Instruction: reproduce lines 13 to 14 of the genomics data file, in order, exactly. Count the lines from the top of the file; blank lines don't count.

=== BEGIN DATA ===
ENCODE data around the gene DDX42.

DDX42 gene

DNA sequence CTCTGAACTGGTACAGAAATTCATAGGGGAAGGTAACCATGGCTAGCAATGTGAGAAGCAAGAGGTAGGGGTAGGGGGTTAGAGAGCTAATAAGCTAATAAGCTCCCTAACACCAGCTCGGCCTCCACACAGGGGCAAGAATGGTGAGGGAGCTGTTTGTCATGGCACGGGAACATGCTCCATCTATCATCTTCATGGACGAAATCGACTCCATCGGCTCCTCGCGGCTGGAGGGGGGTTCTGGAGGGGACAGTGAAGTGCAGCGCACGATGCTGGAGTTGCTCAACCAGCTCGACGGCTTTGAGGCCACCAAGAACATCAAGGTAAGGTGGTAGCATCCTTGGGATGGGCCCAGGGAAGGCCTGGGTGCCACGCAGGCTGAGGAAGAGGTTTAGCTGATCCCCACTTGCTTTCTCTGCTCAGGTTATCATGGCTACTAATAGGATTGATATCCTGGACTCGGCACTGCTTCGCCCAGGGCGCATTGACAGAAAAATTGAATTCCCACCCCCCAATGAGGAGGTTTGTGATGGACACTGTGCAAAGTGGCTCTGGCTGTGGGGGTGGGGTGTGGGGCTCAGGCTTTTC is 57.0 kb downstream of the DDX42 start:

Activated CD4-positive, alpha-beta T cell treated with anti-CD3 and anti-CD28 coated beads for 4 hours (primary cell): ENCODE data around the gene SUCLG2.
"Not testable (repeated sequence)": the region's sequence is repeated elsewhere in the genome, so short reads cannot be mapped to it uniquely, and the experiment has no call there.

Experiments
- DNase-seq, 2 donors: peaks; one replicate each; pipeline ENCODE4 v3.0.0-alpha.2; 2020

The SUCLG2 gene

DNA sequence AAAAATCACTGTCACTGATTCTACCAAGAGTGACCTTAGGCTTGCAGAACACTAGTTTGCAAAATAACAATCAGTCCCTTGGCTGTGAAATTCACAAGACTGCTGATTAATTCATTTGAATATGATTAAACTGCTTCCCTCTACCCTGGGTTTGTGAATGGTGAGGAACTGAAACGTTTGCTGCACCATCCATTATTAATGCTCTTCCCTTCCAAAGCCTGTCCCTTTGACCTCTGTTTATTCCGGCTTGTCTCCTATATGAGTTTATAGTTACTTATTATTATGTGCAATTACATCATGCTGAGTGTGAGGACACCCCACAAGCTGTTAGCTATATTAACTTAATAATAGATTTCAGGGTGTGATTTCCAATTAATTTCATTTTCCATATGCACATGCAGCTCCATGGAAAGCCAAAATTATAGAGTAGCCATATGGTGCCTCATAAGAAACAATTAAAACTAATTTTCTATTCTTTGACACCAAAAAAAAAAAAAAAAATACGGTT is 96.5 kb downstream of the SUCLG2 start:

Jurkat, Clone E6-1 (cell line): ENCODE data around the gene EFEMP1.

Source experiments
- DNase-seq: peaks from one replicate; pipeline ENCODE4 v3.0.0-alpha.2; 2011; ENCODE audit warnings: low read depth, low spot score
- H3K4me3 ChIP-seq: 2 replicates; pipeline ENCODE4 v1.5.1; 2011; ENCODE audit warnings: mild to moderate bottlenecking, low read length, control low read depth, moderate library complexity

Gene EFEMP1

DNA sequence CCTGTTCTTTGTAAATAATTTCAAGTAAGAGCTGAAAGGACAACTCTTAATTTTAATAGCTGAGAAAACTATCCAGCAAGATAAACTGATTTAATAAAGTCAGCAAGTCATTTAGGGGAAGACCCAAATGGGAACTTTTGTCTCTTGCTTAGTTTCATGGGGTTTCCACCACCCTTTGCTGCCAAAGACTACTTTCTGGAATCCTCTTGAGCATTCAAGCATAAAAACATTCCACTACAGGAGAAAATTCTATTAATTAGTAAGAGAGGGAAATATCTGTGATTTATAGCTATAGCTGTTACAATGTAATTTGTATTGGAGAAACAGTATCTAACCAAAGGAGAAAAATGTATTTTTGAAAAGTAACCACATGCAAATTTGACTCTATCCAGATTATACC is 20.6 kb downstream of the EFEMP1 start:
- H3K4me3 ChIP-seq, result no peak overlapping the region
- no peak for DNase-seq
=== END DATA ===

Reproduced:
- H3K4me3 ChIP-seq: 2 replicates; pipeline ENCODE4 v1.5.1; 2011; ENCODE audit warnings: mild to moderate bottlenecking, low read length, control low read depth, moderate library complexity

Gene EFEMP1